There’s only one way to do that. Spend time in God’s Word. Hear what God is saying to your heart, not just for a sermon, but for you.
Keep it local – what's God saying to those of us right here?
Keep it fresh – what’s God saying to you right now?
3. Ask for Help
RESTAURANT: Before any episode can begin, someone at a struggling restaurant has to get tired of failure and send an email. That off-the-air cry for help may be the hardest step of all. But no one succeeds without it.
CHURCH: Jesus said “the one who humbles himself will be exalted.” But pastors can be among the most stubborn, prideful people on the planet.
Pastors have to stop trying to do everything alone, and ask for help. Then keep asking until help arrives. One request is never enough.
Then (here’s the key) be humble and listen to their advice. Especially the advice you like the least. That's usually what we need to hear the most.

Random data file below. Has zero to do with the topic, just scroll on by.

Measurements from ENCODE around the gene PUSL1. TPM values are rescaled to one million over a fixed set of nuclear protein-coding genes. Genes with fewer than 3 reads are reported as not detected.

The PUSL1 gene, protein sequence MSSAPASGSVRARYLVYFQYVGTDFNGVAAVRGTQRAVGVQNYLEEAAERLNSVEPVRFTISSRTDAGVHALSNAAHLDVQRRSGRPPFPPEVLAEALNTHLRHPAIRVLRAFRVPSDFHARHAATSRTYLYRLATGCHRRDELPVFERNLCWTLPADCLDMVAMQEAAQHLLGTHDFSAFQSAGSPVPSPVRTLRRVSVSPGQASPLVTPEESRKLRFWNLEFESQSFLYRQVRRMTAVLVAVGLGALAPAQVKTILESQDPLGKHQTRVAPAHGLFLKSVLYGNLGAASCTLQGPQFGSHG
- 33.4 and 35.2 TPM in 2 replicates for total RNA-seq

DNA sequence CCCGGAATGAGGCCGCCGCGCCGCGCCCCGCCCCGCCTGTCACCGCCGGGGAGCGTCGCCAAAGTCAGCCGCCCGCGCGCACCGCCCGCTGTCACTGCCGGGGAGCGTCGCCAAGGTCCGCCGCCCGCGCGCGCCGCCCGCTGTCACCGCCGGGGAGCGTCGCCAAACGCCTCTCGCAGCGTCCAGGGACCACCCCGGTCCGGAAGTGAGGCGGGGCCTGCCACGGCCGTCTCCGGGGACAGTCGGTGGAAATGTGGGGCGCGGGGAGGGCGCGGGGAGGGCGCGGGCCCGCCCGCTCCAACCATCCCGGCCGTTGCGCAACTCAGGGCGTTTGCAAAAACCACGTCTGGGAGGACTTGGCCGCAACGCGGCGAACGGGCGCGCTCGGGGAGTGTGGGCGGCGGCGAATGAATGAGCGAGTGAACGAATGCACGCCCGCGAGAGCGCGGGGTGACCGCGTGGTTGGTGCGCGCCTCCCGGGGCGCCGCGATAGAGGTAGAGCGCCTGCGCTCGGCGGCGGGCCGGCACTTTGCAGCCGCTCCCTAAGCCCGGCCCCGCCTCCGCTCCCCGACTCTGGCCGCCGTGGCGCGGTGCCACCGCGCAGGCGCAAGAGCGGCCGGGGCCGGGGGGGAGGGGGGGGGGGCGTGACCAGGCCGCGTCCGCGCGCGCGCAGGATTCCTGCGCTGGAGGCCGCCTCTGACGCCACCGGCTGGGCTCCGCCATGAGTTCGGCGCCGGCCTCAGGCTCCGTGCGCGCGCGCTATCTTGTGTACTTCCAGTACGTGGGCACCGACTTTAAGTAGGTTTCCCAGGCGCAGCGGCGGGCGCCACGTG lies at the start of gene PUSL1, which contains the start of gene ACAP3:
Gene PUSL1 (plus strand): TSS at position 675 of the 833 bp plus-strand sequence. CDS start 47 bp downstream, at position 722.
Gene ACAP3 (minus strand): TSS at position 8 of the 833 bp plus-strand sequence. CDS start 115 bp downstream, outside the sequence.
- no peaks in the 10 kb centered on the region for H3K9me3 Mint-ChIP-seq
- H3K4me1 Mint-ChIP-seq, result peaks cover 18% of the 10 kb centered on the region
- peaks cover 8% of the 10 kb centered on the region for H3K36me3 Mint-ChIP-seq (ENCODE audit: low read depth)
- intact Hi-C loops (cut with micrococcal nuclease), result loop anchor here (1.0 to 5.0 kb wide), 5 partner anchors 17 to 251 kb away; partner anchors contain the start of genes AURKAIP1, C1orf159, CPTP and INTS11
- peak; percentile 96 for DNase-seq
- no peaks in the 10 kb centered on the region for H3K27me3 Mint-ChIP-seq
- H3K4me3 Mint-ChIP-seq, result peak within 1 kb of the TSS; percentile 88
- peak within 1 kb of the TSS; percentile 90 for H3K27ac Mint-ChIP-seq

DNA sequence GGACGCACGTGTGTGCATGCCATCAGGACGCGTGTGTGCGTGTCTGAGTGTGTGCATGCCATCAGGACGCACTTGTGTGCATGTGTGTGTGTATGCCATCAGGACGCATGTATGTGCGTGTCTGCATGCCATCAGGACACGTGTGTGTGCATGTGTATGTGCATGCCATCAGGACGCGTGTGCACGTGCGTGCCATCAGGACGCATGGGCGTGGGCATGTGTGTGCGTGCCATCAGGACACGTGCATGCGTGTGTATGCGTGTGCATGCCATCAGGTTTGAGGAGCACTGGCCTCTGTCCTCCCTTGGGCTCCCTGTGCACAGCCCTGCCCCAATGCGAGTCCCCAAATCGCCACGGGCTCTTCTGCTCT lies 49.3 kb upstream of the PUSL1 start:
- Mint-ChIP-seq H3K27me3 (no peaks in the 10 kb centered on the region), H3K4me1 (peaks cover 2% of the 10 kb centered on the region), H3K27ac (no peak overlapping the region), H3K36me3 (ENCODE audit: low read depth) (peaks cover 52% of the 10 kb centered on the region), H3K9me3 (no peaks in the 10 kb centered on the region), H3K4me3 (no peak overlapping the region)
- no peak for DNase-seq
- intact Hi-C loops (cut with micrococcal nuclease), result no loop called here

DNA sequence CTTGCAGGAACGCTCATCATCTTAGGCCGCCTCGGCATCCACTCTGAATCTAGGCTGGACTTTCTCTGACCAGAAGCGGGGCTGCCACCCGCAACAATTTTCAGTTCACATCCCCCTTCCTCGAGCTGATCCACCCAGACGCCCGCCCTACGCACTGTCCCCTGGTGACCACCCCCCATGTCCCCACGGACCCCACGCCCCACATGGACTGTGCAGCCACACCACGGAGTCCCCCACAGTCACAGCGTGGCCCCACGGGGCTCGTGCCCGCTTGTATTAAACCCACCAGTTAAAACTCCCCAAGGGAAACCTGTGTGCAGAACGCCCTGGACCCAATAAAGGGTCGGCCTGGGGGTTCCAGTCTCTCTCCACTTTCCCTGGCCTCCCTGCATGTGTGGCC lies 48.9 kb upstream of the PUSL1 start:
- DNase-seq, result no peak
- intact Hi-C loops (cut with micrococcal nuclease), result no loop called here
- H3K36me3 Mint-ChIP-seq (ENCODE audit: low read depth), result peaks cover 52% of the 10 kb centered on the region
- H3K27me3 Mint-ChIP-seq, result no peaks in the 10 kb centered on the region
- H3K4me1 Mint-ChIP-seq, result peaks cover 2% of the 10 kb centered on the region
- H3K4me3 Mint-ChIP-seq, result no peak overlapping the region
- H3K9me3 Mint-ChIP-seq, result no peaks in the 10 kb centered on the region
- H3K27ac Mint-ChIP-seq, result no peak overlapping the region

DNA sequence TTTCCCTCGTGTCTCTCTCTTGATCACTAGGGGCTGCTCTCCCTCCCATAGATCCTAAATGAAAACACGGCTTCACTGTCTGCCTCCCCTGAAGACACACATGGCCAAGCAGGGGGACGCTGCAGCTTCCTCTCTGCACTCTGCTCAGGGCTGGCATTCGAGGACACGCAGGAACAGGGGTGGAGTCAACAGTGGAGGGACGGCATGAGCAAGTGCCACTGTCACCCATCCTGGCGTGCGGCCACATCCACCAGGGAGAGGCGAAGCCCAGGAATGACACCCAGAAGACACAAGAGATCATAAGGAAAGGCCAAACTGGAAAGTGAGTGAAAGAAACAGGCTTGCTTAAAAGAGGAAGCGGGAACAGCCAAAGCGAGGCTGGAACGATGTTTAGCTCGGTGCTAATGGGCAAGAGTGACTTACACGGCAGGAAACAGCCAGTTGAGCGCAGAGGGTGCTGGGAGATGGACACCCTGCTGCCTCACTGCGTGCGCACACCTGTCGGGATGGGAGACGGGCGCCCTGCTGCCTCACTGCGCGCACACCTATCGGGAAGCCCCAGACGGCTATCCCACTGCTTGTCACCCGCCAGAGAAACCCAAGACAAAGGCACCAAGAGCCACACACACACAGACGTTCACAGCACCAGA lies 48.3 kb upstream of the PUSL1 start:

4. Work Smarter, Not Harder
RESTAURANT: Laziness is seldom the problem at a failing restaurant. Here are a few ways Ramsay and Irvine help failing restaurants work smarter:
- Delegate and Verify – Find good people, train them well, and follow up on them.
- Manage Your Money – Know what you’re paying for food, staffing, utilities, and so on.
- Greet the Guests – It’s easier to keep current customers happy than to find new ones.
CHURCH: There may be no harder-working person than the small church pastor. But most of us don’t work as smart as we need to. Partly because no one has told us what it means to work smarter in a small church.
- Delegate and Verify – Most churches have good people who want to help, but they don’t step up because they haven’t been trained. We need to train them, follow up on them, then learn from the follow-up to tweak future training.
- Manage Your Money – Know what you’re paying for everything. Put accounting principles and accountability standards in place. You can’t afford not to. It’s basic stewardship.
- Greet the Guests – There’s a lot of work to do in a small church, and not enough time for any of it. But don’t neglect the people. In a small church, they expect their pastor to be a hands-on caregiver. If that personal touch goes missing, they will, too.